At PyeongChang 2018, Marit Bjørgen became the most decorated Winter Games athlete of all time, having won 15 medals, including 8 golds. She joins the list of Norwegian greats with her famous predecessors Bjørn Daehlie and Ole Einar Bjørndalen. The cross-country skier with a record 18 world titles and 112 World Cup victories answers our questions on olympic.org to celebrate the anniversary of her winning her last Olympic title.
One year after the PyeongChang Games, what personal memories spring to mind?
Oh, definitely the 30km. That was my best race. The feeling on the course was incredible. My aim was to win another Olympic gold medal, and I managed to do that. I also knew that it was my last Olympic race. And that was a very emotional feeling. There was also the fact that I was there for three weeks, and I really missed my son. It was also highly emotional for me to be able to end my career like that.
And in terms of the organisation and atmosphere, what do you recall about these first Winter Games in South Korea?
They were really great Games for the athletes. Of course, you always hope for more spectators. I think that Korean spectators aren’t that familiar with skiing. There was lots of atmosphere for the sprint events, and we had plenty of support. When you’re an athlete, you kind of live in a bubble, but it’s important for us to have lots of people along the slopes for a big event like that. Otherwise, the slopes were very good. There were more people in Oslo at the end of the season, though.
You competed at the Games for the first time in 2002 in Salt Lake City. What do you think was the main difference between the Games in 2002 and 2018?
Oh! To be honest, I don’t remember it that well. I was young in 2002. [She was 19.] They were my first Games, and I still had a lot to learn. It was very different in PyeongChang. I pushed myself to win a medal in every race. But around the competitions, I felt that the atmosphere was quite similar in fact.
Looking back on your impressive career, is there something of which you are particularly proud?
I have had such a long career, and I am especially pleased that I have been able to practise my sport at the highest level for so many years. Skiing has become my profession. I am also glad to have had the mental strength to be able to give it my all. I have also been lucky to have had a very solid group behind me, supporting all this training. And I am also proud to have been able to excel in all the sprint distances up to the 30km. It has been an honour for me. But I have really been lucky to have been in peak fitness and had sufficient mental strength to get me through the successive stages.
You became the most decorated Winter Games athlete ever with your 15 medals. What does that mean to you? You have surpassed other great champions from Norway, Bjørn Daehlie and Einar Bjørndalen...
It’s difficult to see yourself as a legend. Bjørn Daehlie is really someone I have admired since I was a kid. As for Ole Einar, I followed his whole career. They both really inspired me. When I arrived in PyeongChang, I knew I could beat the Winter Games medal record. But I also knew that I had to stay focused on each race. Being the most successful Winter Games athlete is like a dream come true for me. But it wasn’t my goal when I arrived at the Games. I knew that it was possible, but it wasn’t my main concern. Of course, now I’ve beaten this record, it is a massive thing. It’s difficult to know if you’re a legend.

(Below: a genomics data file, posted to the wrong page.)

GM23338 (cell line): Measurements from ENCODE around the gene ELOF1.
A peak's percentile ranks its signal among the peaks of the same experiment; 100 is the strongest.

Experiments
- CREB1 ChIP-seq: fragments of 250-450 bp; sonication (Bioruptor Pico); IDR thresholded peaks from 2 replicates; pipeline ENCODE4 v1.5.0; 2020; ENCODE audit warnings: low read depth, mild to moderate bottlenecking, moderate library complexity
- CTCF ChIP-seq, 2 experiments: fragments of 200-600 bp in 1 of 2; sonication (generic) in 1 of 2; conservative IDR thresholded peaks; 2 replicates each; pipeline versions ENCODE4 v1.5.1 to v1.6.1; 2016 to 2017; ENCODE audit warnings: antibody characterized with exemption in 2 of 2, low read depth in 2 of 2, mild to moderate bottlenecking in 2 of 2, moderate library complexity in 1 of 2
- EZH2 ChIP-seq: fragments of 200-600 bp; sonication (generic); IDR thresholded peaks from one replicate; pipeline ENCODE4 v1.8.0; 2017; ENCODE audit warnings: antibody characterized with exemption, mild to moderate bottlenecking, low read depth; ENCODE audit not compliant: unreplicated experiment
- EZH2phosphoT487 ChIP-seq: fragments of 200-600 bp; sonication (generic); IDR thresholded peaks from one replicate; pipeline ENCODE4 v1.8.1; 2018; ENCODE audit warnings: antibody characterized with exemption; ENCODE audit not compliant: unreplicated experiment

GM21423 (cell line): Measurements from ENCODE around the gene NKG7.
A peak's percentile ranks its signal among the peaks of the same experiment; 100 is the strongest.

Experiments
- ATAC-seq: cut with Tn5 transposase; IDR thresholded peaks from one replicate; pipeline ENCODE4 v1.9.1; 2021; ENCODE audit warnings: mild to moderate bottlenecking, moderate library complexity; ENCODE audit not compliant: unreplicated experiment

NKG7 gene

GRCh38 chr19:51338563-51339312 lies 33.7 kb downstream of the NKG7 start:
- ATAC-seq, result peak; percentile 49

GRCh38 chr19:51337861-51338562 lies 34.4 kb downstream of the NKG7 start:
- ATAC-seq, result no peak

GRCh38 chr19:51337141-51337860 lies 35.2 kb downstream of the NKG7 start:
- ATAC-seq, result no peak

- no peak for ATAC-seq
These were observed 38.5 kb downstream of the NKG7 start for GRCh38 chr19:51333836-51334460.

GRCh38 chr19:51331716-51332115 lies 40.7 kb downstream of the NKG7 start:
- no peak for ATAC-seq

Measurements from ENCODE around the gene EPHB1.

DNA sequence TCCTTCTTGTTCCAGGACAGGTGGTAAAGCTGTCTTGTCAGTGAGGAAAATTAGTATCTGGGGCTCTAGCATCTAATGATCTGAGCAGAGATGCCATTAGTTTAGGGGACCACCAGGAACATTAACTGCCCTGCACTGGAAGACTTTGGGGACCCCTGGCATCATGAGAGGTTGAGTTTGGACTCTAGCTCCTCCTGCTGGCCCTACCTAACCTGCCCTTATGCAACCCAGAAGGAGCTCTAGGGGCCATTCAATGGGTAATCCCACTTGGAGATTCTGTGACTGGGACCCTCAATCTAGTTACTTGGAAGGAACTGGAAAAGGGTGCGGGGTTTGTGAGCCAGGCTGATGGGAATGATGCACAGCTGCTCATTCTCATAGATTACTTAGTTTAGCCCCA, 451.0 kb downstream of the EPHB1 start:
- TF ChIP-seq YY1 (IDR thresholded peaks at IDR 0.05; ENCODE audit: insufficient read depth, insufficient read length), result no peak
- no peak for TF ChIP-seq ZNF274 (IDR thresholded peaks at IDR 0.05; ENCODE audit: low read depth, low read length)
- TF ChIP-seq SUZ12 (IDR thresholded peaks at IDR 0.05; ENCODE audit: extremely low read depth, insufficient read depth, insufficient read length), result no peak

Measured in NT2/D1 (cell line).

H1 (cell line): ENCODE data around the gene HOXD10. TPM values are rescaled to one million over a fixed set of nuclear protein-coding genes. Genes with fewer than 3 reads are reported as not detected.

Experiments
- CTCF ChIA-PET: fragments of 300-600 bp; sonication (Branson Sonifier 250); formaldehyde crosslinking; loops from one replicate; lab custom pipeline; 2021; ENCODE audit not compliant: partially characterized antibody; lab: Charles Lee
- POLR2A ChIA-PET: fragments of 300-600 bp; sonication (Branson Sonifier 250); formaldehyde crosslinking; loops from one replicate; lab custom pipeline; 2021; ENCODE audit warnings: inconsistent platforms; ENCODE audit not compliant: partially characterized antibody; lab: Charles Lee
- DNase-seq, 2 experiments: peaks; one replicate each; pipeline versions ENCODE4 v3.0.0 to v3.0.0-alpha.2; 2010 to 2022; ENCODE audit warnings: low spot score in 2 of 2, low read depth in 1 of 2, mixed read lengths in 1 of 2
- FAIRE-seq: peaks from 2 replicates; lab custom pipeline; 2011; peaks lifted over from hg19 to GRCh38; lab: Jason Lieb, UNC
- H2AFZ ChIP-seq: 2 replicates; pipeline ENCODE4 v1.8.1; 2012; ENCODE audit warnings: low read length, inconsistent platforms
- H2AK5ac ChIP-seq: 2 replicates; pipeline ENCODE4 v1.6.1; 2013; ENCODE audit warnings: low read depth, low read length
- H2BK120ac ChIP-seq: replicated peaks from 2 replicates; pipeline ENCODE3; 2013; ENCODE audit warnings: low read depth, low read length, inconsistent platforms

How is your life now that you have decided to put an end to your sporting career?
I am enjoying motherhood, and I’m going to have another son in March. I still do sport and I work a bit for one of my sponsors. I try to share my experience. I talk about my career and how I got there. I am also trying to learn how to become a coach. I’m learning the techniques and various aspects of the job. I’m also continuing to train. But I have to admit that my motivation levels haven’t been very high recently. I’m having a great time at the moment. I am so happy to be able to spend more time at home with my son and my family.
You say that you don’t train very much. What does that mean exactly?
Sometimes I go whole weeks without training, and sometimes I go out five times a week. Indeed, before Christmas, the snow conditions were really not good, and I had trouble getting motivated. When the snow came, it was much easier.
And in the future, do you want to get involved in the organisational side of your sport – either in your country or internationally?
I would like to become a coach. But at the moment I don’t want to travel too much. I prefer to stay at home. I might become a coach in the future, not necessarily working with elite athletes, but more with youngsters. To help them get to that elite level. That would be great for me. I have also stayed in touch with my team-mates from last year. I sometimes give them advice.
Finally, do you think the athletes’ voice is heard enough in your sport and particularly by the Olympic Games organisers?
I think that the organisers should listen more to the athletes’ voice. Not only the IOC, but also the FIS [International Ski Federation]. It’s true that we have our opinions, but I know that there are also other elements to take into account, such as TV and many other things. I think that, in the future, we should definitely listen more to the athletes.